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COVID-19 – April 17: Cases remain stable in the region; program announced to support agricultural sector

Sarah Rennie and Nadia Geukjian

In a very frank statement issued during his daily address on Friday, Premier François Legault admitted responsibility for the out-of-control situation currently ravaging seniors’ residences and CHSLDs in the province. The premier admitted he should have done more earlier in his government’s mandate to address staff shortages and low wages in the province’s long-term care network. Legault made his comments after having announced a further 58 deaths have been attributed to the COVID-19 virus in the last 24 hours. There are now 16,798 confirmed cases, which is an increase of 941 individuals who have tested positive. Of those, there are 1,076 who have been hospitalized, and increase of 58, with 207 fighting the virus and complications in intensive care.

In Montérégie, there are 1,920 cases, which represents an increase of 113 individuals. There are now 154 in hospital, with 26 in intensive care units. There have been 32 deaths associated with the virus in the region. Of those who passed away, 16 were residents of private seniors’ residences, while 10 were living in CHSLDs. The remaining six were living at home.

Confirmed cases continue to remain stable in the Haut-Saint-Laurent and Hemmingford, with all municipalities reporting fewer than five cases. The total number of cases in the Haut-Saint-Laurent local health network (LHN) remains the same at 10. The number of cases in the municipality of Valleyfield currently sits at 60, with a total of 92 cases confirmed in the Suroît LHN. There are now 78 cases reported in the municipality of Vaudreuil-Dorion, and 193 positive individuals in the Vaudreuil-Soulanges LHN. The number of cases increased in Chateauguay to 81, to 34 in Mercier and 6 in Sainte-Martine, while the number of cases in the Jardins-Roussillon LHN jumped to 307.

Dr. Horacio Arruda, Québec’s public health director, suggested during the press conference that he believes Québecers have successfully flattened the curve and that we have reached a peak. Of course, the same cannot be said for seniors’ residences and CHSLDs, where staff shortages are still a major factor contributing to the crisis. The federal government announced earlier today that they would be sending 125 members of the Canadian Armed Forces qualified in health care to serve in Québec CHSLDs and residences. The Augmented Civilian Care teams will be arriving on the ground as early as tomorrow.

Premier Legault also noted today that 51,957 people had signed up through the recruiting portal “Je Contribue” to propose their services during the outbreak in Québec. A total of 29,345 of those who signed up were contacted and 6,773 individuals were offered positions. Almost 2,100 individuals declined the government offer to work. As such, there are 4,676 people now contributing to this fight. Legault thanks all those who have come forward, and he extended the call once again to sign up through the portal, suggesting they would be going through the list again to find more potential workers.

$45M program announced to help farmers

Beyond encouraging people to work in the health care network, Legault announced a $45 million incentive program to help attract more than 8,000 currently unemployed workers and students to help on Québec farms this summer. The government is expecting that up to a third of expected temporary foreign workers might not arrive this summer, which would place exceptional strain on the province’s food supply. The program will pay those who come work on farms an additional $100 per minimum 25-hour work week. The program also includes funds for transporting worker to farms and necessary training. “I know it is not easy work,” said Legault, “but it would be a beautiful experience for many of you.”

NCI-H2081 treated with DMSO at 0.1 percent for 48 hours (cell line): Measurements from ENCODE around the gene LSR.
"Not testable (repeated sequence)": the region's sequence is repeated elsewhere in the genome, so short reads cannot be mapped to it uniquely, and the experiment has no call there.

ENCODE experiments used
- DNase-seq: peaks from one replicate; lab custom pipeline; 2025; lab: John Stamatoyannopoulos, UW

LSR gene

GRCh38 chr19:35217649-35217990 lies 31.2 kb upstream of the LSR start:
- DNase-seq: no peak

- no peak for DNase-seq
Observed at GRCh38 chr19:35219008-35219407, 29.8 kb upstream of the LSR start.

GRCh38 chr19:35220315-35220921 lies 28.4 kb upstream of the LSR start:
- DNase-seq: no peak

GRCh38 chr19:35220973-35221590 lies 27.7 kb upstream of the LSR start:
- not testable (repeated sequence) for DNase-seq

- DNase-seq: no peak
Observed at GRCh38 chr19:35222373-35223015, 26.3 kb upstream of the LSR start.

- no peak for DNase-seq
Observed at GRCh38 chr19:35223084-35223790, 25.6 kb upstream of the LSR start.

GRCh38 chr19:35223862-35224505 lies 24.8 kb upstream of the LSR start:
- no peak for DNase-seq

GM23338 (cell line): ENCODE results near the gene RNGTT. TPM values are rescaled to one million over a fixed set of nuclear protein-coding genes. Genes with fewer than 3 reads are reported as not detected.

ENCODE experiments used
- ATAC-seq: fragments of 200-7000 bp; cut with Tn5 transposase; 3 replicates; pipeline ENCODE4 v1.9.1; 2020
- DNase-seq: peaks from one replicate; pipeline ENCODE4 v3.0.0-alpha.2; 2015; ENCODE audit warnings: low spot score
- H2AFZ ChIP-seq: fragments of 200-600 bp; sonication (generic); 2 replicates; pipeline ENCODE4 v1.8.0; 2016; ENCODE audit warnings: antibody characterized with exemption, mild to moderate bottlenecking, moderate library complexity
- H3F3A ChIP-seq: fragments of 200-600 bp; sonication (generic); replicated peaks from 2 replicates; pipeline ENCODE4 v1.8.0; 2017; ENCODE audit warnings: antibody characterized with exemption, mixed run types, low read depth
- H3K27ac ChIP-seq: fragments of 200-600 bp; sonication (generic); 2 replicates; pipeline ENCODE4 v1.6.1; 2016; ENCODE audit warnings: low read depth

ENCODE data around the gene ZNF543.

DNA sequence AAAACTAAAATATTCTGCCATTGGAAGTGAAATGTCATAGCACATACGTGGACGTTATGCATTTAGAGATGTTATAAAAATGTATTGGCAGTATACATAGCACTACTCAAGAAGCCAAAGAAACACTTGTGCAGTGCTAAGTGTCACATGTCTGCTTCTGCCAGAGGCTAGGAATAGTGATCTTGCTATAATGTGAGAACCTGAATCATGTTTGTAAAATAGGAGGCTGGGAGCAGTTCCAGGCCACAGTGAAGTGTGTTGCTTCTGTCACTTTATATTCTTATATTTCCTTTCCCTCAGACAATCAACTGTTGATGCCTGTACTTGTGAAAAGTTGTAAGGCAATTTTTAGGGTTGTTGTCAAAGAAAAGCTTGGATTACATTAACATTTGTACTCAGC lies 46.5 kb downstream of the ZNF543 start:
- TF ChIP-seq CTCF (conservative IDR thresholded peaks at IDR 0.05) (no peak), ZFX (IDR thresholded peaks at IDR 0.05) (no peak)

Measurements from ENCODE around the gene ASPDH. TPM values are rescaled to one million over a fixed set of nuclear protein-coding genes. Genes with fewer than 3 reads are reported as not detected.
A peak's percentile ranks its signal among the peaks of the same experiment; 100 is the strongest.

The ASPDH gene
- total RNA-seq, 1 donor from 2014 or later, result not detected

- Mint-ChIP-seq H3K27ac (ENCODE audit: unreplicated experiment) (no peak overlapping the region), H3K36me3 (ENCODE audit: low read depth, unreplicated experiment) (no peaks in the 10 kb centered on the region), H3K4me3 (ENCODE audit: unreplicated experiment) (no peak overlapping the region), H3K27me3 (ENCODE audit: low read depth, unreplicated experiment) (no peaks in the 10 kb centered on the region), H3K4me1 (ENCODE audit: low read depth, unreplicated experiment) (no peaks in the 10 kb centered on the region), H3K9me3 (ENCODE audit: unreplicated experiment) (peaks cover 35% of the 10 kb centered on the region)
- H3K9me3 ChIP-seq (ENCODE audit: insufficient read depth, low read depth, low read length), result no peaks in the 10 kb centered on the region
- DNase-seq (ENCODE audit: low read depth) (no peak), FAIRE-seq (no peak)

Federal government announces additional help

Trudeau announced help for the oil sector Friday, saying the government would invest $1.7 billion to clean orphan and inactive wells in British Columbia, Alberta and Saskatchewan, which will not only provide jobs but will also help meet the government’s environmental goals. Furthermore, a $750 million Emission Reduction Fund will be set up for reducing pollution caused by methane. Of this amount, $75 million will go to the offshore industry to cut emissions in Newfoundland and Labrador. These two initiatives will help maintain an estimated 10,000 jobs.

The prime minister announced two new investments for primarily smaller businesses based in rural communities. A total of $962 million will be given to regional development agencies and the Community Futures Network, while a further $270 Million will go to Futurpreneur to support innovators and other early-stage development firms who did not qualify thus far for the wage subsidy.

Trudeau also announced help for the arts, culture and sport sectors through a $500 million investment to Heritage Canada to support the many artists and athletes who did not qualify for the Canada Emergency Relief Fund (CERB) or the wage subsidy program (CEWS).

So far, $7.5 million in payments have been made to individuals through CERB.

Trudeau concluded by reminding everyone that today marks the 38th anniversary of the Charter of Rights and Freedoms, which among other things, gives Canadians a choice of the kind of life they want for themselves. Trudeau said he was grateful that, in this COVID-19 pandemic, “Canadians have chosen to protect each other and care for one another.”

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